Of course, while there are many ways to support those who have been the victims of such abuse, we at the Amy Winehouse Foundation fully support Child Abuse Awareness Month.  Since the launch of the foundation, we have worked with and supported many young people who have been the victims of domestic abuse.

Yet still it is not enough. Imagine these young people are your sister, brother, your best friend or even your child? Wouldn’t you want someone to help? We should not rest until every child in the UK is safe and well cared for.

So this month, why don’t you do something to make a difference… you never know you might just save a life.

The Amy Winehouse Foundation Resilience Programme Launches

  • Only a third of parents believe government doing enough to prevent addiction issues.
  • New Amy Winehouse Foundation secondary schools programme to focus on emotional resilience of pupils, and root causes of drug and alcohol problems
  • Foundation set up in late singer’s memory joins forces with treatment charity Addaction

Amy Winehouse’s father has demanded a change in the way children are taught about drugs and alcohol, claiming that current provision in schools is ‘not fit for purpose’.

Such education is ‘either inconsistent or non-existent’ and ‘misunderstands the reasons people turn to drink and drugs in the first place’ says Mitch Winehouse.

His words came at the launch of a new programme to supports and informs pupils, parents and teachers on drug and alcohol issues: The Amy Winehouse Foundation Resilience Programme – The drug and alcohol awareness programme for schools has been set up in conjunction with respected treatment charity Addaction, and is in direct response to what Mr Winehouse calls ‘the failings of the current system’.

The programme is being launched at London’s first ever ‘Recovery Festival’, which takes place at the QEII Conference Centre in Westminster on March 12th and 13th.

To further support Mr. Winehouse’s claims, the Amy Winehouse Foundation and Addaction polled over 4000 people in the UK on drug and alcohol issues]. The survey found that:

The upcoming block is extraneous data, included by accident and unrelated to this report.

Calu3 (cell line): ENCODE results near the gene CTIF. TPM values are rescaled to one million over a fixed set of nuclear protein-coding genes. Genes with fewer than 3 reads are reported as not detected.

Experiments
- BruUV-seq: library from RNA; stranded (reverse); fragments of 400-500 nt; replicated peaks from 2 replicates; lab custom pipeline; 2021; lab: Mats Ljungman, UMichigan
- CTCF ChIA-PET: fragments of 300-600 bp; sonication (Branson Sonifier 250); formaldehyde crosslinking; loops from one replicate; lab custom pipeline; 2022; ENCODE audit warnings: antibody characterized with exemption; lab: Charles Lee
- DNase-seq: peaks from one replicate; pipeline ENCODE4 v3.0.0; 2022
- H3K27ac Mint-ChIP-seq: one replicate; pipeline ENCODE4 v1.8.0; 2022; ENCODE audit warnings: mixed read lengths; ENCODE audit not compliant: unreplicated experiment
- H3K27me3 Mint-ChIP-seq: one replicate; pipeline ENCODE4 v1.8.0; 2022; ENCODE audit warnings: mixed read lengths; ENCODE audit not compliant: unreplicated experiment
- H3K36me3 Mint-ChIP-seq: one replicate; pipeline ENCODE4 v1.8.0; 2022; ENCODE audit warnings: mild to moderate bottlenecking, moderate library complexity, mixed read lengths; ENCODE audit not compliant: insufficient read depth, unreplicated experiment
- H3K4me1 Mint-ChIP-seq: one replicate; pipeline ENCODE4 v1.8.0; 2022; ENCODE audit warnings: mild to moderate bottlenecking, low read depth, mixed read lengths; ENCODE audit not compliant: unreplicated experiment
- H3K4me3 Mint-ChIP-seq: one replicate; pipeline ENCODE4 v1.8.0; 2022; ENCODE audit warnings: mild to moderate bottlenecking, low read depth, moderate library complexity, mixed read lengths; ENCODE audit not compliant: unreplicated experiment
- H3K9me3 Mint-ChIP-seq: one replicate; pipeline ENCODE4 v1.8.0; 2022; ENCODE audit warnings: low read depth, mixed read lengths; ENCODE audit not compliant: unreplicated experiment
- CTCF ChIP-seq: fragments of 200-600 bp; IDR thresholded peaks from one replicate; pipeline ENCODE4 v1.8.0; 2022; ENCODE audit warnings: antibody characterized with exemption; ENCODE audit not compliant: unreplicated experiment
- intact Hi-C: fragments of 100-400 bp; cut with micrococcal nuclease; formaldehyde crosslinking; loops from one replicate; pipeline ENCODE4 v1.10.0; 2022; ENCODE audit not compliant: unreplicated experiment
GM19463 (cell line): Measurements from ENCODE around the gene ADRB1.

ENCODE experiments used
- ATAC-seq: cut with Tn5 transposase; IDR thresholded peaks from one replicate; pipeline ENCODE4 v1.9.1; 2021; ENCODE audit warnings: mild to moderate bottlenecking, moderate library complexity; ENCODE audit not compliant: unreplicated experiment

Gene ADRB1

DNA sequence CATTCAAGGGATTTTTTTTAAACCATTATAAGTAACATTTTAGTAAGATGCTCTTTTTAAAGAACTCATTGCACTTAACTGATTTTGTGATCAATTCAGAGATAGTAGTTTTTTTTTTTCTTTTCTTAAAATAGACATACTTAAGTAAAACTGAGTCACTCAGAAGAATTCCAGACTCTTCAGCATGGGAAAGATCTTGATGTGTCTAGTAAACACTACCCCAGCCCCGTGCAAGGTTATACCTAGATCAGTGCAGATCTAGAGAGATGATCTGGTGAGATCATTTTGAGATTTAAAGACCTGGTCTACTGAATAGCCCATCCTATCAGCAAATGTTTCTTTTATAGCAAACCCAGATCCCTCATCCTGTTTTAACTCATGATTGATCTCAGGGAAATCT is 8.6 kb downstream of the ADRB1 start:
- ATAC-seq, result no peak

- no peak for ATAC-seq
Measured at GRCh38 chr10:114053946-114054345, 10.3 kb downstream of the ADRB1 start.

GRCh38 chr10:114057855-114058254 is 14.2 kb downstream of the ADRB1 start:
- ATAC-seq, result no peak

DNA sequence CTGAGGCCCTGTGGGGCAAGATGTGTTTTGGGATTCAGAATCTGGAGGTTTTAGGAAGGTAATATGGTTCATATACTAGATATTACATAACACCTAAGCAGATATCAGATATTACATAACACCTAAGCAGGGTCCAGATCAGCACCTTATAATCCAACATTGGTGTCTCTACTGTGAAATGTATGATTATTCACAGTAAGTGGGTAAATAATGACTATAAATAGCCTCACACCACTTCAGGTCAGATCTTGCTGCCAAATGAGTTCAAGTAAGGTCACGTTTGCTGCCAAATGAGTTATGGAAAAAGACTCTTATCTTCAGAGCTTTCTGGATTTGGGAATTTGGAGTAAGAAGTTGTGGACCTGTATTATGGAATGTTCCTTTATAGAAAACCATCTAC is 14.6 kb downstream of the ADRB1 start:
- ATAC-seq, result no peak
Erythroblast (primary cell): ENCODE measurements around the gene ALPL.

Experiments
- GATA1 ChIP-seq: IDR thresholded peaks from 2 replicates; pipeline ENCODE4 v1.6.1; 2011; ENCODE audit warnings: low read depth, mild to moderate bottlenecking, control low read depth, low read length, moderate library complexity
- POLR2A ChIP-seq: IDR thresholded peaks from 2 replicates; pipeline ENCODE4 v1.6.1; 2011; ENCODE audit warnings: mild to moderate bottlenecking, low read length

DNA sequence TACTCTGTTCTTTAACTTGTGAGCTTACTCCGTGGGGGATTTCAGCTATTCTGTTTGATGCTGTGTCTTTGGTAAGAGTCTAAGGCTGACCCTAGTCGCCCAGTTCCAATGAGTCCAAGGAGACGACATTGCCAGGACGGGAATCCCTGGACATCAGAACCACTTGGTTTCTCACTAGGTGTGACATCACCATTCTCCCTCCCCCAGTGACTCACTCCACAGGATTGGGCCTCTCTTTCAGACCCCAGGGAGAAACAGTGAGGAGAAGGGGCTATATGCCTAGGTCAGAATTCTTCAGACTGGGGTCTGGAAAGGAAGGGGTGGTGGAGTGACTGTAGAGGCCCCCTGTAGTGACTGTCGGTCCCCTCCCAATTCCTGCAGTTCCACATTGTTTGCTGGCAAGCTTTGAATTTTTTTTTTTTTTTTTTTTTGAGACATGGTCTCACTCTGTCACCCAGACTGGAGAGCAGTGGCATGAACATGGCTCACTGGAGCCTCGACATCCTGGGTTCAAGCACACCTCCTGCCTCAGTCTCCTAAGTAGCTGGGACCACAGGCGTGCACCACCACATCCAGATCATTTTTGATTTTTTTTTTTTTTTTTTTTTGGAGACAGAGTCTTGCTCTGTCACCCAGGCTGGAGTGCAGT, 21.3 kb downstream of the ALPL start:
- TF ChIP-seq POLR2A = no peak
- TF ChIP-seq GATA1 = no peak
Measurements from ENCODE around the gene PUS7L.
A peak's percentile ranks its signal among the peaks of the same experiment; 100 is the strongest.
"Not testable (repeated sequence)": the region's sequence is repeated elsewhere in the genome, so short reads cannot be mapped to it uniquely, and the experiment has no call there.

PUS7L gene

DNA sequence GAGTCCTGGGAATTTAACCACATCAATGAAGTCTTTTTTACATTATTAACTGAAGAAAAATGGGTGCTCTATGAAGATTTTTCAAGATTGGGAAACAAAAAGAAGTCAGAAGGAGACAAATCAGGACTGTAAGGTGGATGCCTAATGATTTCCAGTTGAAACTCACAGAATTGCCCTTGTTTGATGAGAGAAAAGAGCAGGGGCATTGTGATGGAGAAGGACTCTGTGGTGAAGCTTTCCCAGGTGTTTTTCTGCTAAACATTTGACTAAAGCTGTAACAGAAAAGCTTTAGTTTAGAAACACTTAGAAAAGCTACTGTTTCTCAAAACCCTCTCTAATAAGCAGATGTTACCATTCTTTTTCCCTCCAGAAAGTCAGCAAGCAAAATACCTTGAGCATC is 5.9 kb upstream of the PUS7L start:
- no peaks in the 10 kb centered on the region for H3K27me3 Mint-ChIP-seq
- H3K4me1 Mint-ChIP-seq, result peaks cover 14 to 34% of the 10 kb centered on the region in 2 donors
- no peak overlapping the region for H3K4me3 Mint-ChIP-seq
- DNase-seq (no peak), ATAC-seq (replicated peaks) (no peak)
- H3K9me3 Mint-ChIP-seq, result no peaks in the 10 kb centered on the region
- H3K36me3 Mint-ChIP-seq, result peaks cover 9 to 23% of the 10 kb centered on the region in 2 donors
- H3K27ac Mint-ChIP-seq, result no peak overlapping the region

• 84 per cent of respondents with school aged children (5-15yrs) believe that drugs and alcohol are a serious problem.
  • Only 33 per cent of respondents believed that schools provide adequate education to children and young people around drugs and alcohol.
  • Only 33 per cent of respondents believe the government is doing enough to tackle underage drinking and illegal drug use.

Mr Winehouse says:

‘Things just don’t add up. The government believes that prevention is far better than cure when it comes to addiction, but funding for preventative education has dropped by 87 per cent in just two years. Parents are hugely concerned about the problems, but drug and alcohol education isn’t on the national curriculum. And in the few areas of the UK that do have programmes, these only happen once or twice a year and don’t include any teacher training, parent engagement or on-going student support.

‘It was in direct response to these problems that we set up our new programme. We believe it will effectively change drug and alcohol education in this country for the better’.

The Foundation’s Resilience programme will initially be rolled out in ten different locations across England and will be delivered by people who are already in recovery. This team will be fully trained, accredited and supported by professional workers in the field.  Through the programme, they will share their own experiences as recovering addicts to give young people a better understanding of drug and alcohol misuse. These ‘share’ sessions focus on self-esteem, risky behaviour and peer pressure and allow young people to explore the issues in a non-judgmental, effective and educational way.

As a result, it will:

  • Help to reduce substance misuse and anti-social behaviour in local communities.
  • Increase young people’s awareness and knowledge regarding drugs and alcohol, as well as anti-social behaviour and offending.
  • Increase young people’s levels of resilience, self esteem and resistance to peer pressure.
  • Increase knowledge about drug and alcohol issues, as well as of accessing specialist support and treatment, among pupils, teachers and parents.
  • Offer a free, confidential phone and online service for children and young people across the UK (With support from Childline)

In addition, it will increase parents’ knowledge about the help that is on offer, and what support is available to both adults and young people. These evening sessions also help parents to hold informed and confident conversations about drug and alcohol issues with their children.

Also, the programme trains teachers to better identify students at risk of substance misuse and to help to better support those who need it.  This is provided through Addaction’s successful Skills 4 Change. Since beginning in 2011, 86% of enrolled students have stated that they are coping better at school, because of Skills 4 Change, and 74% of students stating that they are coping better at home because of the help they have received.

In sites where Addaction do not deliver young peoples services the Amy Winehouse Foundation will engage with local treatment services to provide the teacher training and targeted intervention work.

Addaction’s Chief Executive Simon Antrobus says that, over the past five years, the charity has seen a 25 per cent increase in the number of young people seeking help for drug and alcohol problems. He says:

‘Every day at Addaction, we see people who’ve turned to drugs or drink to help deal with a personal problem. That’s why this new programme is so important. It doesn’t ‘just say no’ – it also looks at ‘why’.